Biscayne Bay should be preserved, not altered, said Rachel Silverstein, executive director of Miami Waterkeeper, a non-profit environmental organization that advocates for swimmable, drinkable and fishable water.

“The slip is beautiful waterfront in our backyard,” she said. “We’re opposed to filling any portion of the bay. If the city backpedals and reverses its own policy, it creates a tricky, slippery slope removing protection for other areas of the bay that could be filled to create more waterfront land.”

Carollo doesn’t want to leave the slip be. Yet filling it would be a complicated, laborious, lengthy and expensive project. Estimates on the cost to fill 7.75 acres 23 feet deep range from $10 to $20 million. In addition, the city would have to refund grant money if it wants to undo the seawall, baywalk and bollard moorings that certain grants paid for. The Florida Inland Navigation District (FIND) spent about $6.5 million on those improvements.

“Our grants to the FEC slip and park were predicated on that being a waterfront and maritime activity center,” said Spencer Crowley, FIND district commissioner for Miami-Dade County. “The mooring bollards were designed to accommodate large vessels, like the Coast Guard Eagle, military ships, tall sailing ships. That was the idea. If the city decided to change policy, we’d have to examine the repayment part of the grant agreement.

“A refund would be unusual. Those projects are enjoyed by the public. I can’t recall an instance where we’ve had to ask for the money back.”

Then there’s the cost of turning the filled area into a park that would mesh with the design of Ferre Park and, in theory, with Parcel B next door. Ferre Park itself has never been finished because the city hasn’t had enough money to complete the original plan.

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Aerial view of Museum Park, now renamed Maurice A. Ferre Park. The FEC slip is at top right.

Filling the slip would require permits from an alphabet soup of regulatory agencies, including the county’s Department of Environmental Resource Management, the state’s Department of Environmental Protection, the Army Corps of Engineers and the National Marine Fisheries Service.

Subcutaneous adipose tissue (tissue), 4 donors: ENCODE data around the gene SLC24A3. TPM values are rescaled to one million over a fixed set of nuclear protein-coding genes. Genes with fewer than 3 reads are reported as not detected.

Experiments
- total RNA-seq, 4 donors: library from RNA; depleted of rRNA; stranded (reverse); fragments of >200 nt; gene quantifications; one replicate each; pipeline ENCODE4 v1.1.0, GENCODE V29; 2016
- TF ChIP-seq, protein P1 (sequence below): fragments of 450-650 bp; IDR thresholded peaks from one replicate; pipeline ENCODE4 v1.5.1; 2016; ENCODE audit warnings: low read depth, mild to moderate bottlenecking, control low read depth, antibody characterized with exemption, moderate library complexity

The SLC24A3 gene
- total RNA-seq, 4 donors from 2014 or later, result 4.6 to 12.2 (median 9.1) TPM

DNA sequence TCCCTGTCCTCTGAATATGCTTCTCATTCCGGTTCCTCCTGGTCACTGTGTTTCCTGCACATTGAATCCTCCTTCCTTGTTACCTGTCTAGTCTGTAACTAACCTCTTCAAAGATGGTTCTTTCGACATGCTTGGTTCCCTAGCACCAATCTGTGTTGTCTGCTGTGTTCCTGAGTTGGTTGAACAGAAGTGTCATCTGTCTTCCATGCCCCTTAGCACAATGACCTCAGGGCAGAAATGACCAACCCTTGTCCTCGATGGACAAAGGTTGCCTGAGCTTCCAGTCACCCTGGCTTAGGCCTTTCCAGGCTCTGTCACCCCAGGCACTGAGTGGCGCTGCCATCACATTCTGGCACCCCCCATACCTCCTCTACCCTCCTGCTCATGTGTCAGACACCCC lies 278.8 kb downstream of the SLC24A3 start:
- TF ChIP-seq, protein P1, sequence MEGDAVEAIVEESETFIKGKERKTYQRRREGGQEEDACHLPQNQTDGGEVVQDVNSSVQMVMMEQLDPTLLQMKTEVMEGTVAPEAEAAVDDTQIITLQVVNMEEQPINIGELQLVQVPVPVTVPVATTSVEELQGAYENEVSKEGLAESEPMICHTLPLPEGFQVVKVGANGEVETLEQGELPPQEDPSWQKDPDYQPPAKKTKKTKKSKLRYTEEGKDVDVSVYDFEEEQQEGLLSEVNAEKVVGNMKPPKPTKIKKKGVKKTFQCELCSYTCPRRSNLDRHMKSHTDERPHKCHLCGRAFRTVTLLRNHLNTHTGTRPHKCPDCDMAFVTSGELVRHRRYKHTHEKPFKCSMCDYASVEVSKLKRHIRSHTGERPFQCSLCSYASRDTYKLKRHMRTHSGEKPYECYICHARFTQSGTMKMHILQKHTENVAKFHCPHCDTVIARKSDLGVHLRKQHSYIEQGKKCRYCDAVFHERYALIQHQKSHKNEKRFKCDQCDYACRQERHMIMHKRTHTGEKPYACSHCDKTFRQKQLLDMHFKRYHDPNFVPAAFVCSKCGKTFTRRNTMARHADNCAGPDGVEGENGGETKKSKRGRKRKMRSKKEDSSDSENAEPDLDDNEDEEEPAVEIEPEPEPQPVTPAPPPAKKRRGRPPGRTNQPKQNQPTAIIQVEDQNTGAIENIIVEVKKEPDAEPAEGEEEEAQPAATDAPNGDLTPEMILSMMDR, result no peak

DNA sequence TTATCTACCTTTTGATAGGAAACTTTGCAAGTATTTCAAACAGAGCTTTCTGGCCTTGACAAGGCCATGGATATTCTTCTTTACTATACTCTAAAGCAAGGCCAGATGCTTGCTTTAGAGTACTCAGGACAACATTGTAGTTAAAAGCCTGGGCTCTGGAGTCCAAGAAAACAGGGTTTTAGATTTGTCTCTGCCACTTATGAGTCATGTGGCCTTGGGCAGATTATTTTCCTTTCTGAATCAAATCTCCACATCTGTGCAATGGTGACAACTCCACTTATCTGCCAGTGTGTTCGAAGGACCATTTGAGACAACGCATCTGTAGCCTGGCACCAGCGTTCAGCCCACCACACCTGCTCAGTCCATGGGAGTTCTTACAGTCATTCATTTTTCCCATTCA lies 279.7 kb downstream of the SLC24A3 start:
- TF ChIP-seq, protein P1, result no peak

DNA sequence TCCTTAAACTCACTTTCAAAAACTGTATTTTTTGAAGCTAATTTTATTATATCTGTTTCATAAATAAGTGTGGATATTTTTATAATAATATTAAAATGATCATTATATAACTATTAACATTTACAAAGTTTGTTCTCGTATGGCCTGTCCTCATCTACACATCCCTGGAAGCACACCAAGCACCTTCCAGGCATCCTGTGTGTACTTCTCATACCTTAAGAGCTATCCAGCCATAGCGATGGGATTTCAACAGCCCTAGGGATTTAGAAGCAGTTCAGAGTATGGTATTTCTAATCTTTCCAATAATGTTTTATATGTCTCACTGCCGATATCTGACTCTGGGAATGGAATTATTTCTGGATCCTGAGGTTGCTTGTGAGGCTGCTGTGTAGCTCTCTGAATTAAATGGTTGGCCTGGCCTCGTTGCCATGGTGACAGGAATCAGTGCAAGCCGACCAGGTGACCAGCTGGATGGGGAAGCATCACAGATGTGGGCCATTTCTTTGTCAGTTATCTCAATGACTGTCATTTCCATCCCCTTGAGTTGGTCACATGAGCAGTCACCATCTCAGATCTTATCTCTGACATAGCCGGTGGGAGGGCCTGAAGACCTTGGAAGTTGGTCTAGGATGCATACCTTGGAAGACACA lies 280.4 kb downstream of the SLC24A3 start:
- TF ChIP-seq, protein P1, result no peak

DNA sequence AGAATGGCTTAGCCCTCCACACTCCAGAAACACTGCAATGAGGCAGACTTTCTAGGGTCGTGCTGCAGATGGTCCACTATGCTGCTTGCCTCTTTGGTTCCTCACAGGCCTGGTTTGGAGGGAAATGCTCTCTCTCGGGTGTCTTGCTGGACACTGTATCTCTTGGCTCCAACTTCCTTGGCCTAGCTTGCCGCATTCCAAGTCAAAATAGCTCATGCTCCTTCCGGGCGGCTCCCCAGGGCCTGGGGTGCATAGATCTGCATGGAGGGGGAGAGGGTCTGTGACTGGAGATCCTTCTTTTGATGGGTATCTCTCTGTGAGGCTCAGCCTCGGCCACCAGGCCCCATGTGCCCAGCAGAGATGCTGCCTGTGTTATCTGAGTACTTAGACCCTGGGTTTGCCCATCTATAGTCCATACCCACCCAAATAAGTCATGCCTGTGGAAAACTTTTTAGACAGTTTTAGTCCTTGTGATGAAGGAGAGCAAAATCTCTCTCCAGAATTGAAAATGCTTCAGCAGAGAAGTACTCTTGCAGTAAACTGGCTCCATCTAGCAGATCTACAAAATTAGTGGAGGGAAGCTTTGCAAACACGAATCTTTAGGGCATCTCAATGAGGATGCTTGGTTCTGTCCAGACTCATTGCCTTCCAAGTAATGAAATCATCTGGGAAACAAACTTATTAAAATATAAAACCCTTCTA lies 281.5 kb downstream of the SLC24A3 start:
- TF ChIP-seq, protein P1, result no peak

“The county, state and federal governments all have a say,” Crowley said. “It would certainly be a challenging and expensive undertaking at a time when the city is trying to save money.”

Although Carollo’s resolution prohibits commercial development on the new plot of parkland, downtown residents and environmental groups are suspicious of the ultimate goal of filling in the slip.

“What is the real end game if the city is willing to spend millions to re-do a project they’ve already spent millions on?” Silverstein said. “It makes us uneasy. It begs the question why -- why spend all this money filling in the slip if you’re not going to do something with it?”

Carollo had previously sought bids to develop that corner of Ferre Park into a marina and boatyard complex, including dry dock storage, fuel station, dockmaster’s office, ship’s store and two restaurants and bars. The development would have earned the city at least $3 million per year from businesses leasing the property — money that he said would help solve the city’s chronic budget woes.

But there was significant opposition to the idea, even from Ferre himself, who spoke at last month’s commission meeting, and there were questions about the legality of the trust’s solicitation for proposals. Carollo agreed to drop it and commissioners voted unanimously to protect Ferre Park from any commercial development.

Filling the slip would be worth the expense, Carollo said, and complies with the city’s Comprehensive Neighborhood Plan priorities to acquire and expand park land, especially those with water views and access.

“As far as the cost, let’s say you’re looking at approximately $1 million per acre,” he said. “Tell me where you can buy prime waterfront real estate downtown for $1 million per acre. The city gains a valuable property for the public. It makes a lot of sense.”